Aberlour site, S7 1st Oct 2014. Of the 70 salmon parr captured 63% were over 90mm and therefore likely to smolt in 2015, the remainder would probably spend another year in the river before smolting in 2016 (if they survive that long).

Aberlours site, S7, 2nd Oct 2015

Aberlour site, S7 2nd Oct 2015. 28 salmon parr but all well above the 90mm smolting threshold.

In 2014 the mean size of the fry was 54mm, whilst on practically the same day in 2015 it was 63mm.  The mean size of the 1+ parr in 2014 was 91mm whilst in 2015 it was 114mm ( note that the scales have still to be read for the 2015 samples but aging by size distribution won’t be far out). So there was a much lower density of parr at that site in 2015 but they are all above the smolting size threshold.

The large size of the fry has been a feature of the 2015 surveys even though the summer temperatures were never high and the mean water temperature must have been lower than in 2014. A factor contributing to the bigger fry is probably the lower parr densities. High parr densities would suppress the fry population through predation, harrassment and displacement from the best feeding lies.

The findings at the Blacksboat sites were similar regarding the average sizes of each age class and parr densities, although fry densities were higher here in 2015.

Blacksboat 2014

Blacksboat site 1st Oct 2014. Of the 29 parr captured 72% were above the 90mm threshold. (Not sure why the colour coding for age classes didn’t work for this graph when exported from the database)

Blacksboat 2015

Blacksboat site 2nd Oct 2015; all the salmon parr were above the 90mm smolting threshold.

The  salmon fry at the Blacksboat site were smaller in 2014 than in 2015 (53mm in 2014 and 57mm in 2015), with the 1+ parr 89m in 2014 compared to 103mm in 2015.

All of this highlights the dynamic situation that occurs within any territorial species when population densities or environmental conditions change. Parr densities are down in 2015 but those present are larger with a higher proportion likely to smolt in 2016; partially offsetting any loss in production, and possibly improving subsequent survival.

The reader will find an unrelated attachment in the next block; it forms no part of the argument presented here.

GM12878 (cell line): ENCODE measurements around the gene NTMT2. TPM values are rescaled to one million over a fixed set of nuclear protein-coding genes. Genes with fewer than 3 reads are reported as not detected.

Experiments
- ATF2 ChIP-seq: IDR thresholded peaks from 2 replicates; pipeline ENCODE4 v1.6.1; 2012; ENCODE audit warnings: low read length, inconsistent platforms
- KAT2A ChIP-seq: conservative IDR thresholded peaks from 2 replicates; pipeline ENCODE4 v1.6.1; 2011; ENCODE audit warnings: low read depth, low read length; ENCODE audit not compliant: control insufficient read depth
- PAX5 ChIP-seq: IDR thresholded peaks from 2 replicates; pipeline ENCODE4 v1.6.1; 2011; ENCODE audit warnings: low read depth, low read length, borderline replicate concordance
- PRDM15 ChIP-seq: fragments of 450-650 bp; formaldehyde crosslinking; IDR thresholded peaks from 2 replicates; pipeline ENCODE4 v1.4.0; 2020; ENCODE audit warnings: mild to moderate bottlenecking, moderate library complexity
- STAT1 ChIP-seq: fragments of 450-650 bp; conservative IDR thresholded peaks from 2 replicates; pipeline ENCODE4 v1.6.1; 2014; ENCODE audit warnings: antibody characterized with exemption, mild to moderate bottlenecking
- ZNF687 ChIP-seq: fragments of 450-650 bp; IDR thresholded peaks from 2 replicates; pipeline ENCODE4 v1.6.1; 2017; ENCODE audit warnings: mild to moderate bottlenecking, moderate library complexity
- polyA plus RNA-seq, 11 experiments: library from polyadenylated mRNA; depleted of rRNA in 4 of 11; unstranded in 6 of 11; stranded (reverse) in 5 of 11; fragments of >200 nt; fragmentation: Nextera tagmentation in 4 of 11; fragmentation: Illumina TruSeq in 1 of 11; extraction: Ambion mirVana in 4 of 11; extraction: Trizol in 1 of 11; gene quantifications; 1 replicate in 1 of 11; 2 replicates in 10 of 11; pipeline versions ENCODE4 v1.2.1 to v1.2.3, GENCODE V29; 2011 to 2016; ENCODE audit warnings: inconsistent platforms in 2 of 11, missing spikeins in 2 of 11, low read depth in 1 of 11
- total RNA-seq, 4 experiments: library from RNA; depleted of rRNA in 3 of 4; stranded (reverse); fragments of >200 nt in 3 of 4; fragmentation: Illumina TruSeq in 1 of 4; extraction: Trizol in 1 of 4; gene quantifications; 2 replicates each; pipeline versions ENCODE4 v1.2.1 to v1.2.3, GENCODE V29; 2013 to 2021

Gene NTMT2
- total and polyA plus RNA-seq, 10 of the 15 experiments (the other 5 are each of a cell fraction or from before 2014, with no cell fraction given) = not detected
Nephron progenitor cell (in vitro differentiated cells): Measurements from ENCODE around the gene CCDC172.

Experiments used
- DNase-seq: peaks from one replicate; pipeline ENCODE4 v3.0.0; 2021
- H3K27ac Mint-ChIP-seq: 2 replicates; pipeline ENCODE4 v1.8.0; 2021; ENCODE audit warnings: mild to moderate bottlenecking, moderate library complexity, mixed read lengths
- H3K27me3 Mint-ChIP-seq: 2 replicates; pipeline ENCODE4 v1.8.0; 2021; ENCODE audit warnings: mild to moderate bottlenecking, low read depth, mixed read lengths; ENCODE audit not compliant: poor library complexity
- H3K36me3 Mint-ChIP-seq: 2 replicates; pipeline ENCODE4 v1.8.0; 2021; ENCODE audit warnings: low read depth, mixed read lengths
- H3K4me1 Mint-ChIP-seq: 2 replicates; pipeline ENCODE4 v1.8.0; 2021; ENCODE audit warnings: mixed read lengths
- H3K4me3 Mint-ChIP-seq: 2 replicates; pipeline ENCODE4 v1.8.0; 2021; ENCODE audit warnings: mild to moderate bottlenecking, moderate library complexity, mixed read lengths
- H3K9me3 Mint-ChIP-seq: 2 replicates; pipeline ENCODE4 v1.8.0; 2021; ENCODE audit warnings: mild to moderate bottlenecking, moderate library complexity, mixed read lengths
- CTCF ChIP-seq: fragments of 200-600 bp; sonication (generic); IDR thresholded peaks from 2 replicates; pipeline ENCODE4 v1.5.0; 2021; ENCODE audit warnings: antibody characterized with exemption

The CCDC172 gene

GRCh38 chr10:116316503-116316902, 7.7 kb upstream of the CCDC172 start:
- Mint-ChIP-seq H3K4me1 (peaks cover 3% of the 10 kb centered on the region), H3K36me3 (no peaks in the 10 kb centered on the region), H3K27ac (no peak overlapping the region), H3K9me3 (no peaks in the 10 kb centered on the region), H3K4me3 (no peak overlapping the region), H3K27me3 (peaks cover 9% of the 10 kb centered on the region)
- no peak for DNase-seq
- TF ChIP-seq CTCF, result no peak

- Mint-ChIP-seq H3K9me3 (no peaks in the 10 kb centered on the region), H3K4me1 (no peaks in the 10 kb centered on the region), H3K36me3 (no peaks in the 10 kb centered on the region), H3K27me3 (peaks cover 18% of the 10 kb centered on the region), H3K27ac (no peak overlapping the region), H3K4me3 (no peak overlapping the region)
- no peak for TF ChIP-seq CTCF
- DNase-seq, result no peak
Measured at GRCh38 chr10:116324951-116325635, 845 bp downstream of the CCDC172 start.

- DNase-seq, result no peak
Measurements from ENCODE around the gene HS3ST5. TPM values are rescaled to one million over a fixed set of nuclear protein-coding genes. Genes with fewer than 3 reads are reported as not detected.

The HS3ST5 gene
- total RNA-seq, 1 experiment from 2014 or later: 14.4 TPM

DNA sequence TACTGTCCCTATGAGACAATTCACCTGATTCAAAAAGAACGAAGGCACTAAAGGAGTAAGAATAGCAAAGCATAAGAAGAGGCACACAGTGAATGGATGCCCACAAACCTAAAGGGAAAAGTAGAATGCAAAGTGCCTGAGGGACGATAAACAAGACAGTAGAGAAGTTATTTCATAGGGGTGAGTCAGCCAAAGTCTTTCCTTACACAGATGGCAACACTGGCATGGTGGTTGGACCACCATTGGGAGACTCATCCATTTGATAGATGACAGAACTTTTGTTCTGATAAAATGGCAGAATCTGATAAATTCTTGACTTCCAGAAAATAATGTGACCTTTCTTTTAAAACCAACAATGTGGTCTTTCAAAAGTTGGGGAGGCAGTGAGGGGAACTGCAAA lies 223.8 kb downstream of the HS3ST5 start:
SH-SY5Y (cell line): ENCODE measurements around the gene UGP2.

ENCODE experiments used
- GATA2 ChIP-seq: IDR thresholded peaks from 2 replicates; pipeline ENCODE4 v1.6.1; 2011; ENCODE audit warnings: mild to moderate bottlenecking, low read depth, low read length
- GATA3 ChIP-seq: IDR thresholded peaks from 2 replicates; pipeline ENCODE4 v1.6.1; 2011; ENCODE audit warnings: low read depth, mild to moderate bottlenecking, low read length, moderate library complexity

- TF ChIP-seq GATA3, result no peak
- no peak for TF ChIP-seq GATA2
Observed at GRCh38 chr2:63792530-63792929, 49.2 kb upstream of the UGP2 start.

This could result in a situation whereby in 2016 there are few 2+ parr but a large class of 1+ parr from which the 2017 smolt run will be derived. We intend to maintain these selected semi quantitative mainstem surveys on an annual basis providng the opportunity to monitor these changes in the parr population structure over a longer period.



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Spey mainstem salmon fry surveys 2015

It may have been a summer of excellent conditions for angling but the up and down water levels have played havoc with the electrofishing programme, especially in the mainstem. However, with only three sites remaining to do the results are almost complete. It should be noted that the surveys were completed over an extended period this year compared to normal with the median survey date 16 days later than in 2014.

The mainstem salmon fry index surveys comprise 3 minute electrofishing sites, generally in shallow run/riffle with cobble substrate. However, due to habitat distribution and a mix of historic and new locations, the sites cover a range of habitat types. We do this type of survey to try and understand the distribution, and success or otherwise, of salmon spawning along the full length of the Spey mainstem.

Spey mainstem salmon fry index survey 2015

Spey mainstem salmon fry index survey 2015. The table is ordered from the bottom of the river to the top with the site code based on 500m sections from the sea. For example Site S264R1, Truim is 132km from the sea.

Th mean number of salmon fry/minute in 2015 was 18.8, exactly the same as recorded in 2014 (it is unlikley that the three remaining sites will alter the average significantly). Considering the low catch of salmon, and the apparent low number of adult fish in the river last year this is a satisfactory result for fry.